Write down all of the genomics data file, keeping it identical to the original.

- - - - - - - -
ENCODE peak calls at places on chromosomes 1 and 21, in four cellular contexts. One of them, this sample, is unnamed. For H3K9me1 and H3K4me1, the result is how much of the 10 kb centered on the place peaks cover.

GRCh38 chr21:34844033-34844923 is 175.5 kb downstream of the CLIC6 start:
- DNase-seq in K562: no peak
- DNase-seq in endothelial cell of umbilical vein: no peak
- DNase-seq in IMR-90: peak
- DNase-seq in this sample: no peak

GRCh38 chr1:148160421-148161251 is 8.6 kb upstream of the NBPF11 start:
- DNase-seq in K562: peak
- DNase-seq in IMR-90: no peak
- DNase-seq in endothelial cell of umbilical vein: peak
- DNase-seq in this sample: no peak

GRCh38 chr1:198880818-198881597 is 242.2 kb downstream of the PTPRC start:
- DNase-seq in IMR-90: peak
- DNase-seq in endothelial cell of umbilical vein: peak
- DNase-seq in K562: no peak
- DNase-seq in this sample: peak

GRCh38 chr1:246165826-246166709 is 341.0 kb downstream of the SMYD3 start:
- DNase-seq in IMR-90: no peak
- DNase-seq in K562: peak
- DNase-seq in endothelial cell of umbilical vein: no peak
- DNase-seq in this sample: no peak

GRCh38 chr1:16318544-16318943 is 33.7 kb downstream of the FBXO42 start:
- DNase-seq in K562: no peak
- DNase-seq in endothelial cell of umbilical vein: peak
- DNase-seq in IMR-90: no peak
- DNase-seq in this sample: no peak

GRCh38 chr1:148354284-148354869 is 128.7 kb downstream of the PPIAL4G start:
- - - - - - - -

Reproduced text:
ENCODE peak calls at places on chromosomes 1 and 21, in four cellular contexts. One of them, this sample, is unnamed. For H3K9me1 and H3K4me1, the result is how much of the 10 kb centered on the place peaks cover.

GRCh38 chr21:34844033-34844923 is 175.5 kb downstream of the CLIC6 start:
- DNase-seq in K562: no peak
- DNase-seq in endothelial cell of umbilical vein: no peak
- DNase-seq in IMR-90: peak
- DNase-seq in this sample: no peak

GRCh38 chr1:148160421-148161251 is 8.6 kb upstream of the NBPF11 start:
- DNase-seq in K562: peak
- DNase-seq in IMR-90: no peak
- DNase-seq in endothelial cell of umbilical vein: peak
- DNase-seq in this sample: no peak

GRCh38 chr1:198880818-198881597 is 242.2 kb downstream of the PTPRC start:
- DNase-seq in IMR-90: peak
- DNase-seq in endothelial cell of umbilical vein: peak
- DNase-seq in K562: no peak
- DNase-seq in this sample: peak

GRCh38 chr1:246165826-246166709 is 341.0 kb downstream of the SMYD3 start:
- DNase-seq in IMR-90: no peak
- DNase-seq in K562: peak
- DNase-seq in endothelial cell of umbilical vein: no peak
- DNase-seq in this sample: no peak

GRCh38 chr1:16318544-16318943 is 33.7 kb downstream of the FBXO42 start:
- DNase-seq in K562: no peak
- DNase-seq in endothelial cell of umbilical vein: peak
- DNase-seq in IMR-90: no peak
- DNase-seq in this sample: no peak

GRCh38 chr1:148354284-148354869 is 128.7 kb downstream of the PPIAL4G start: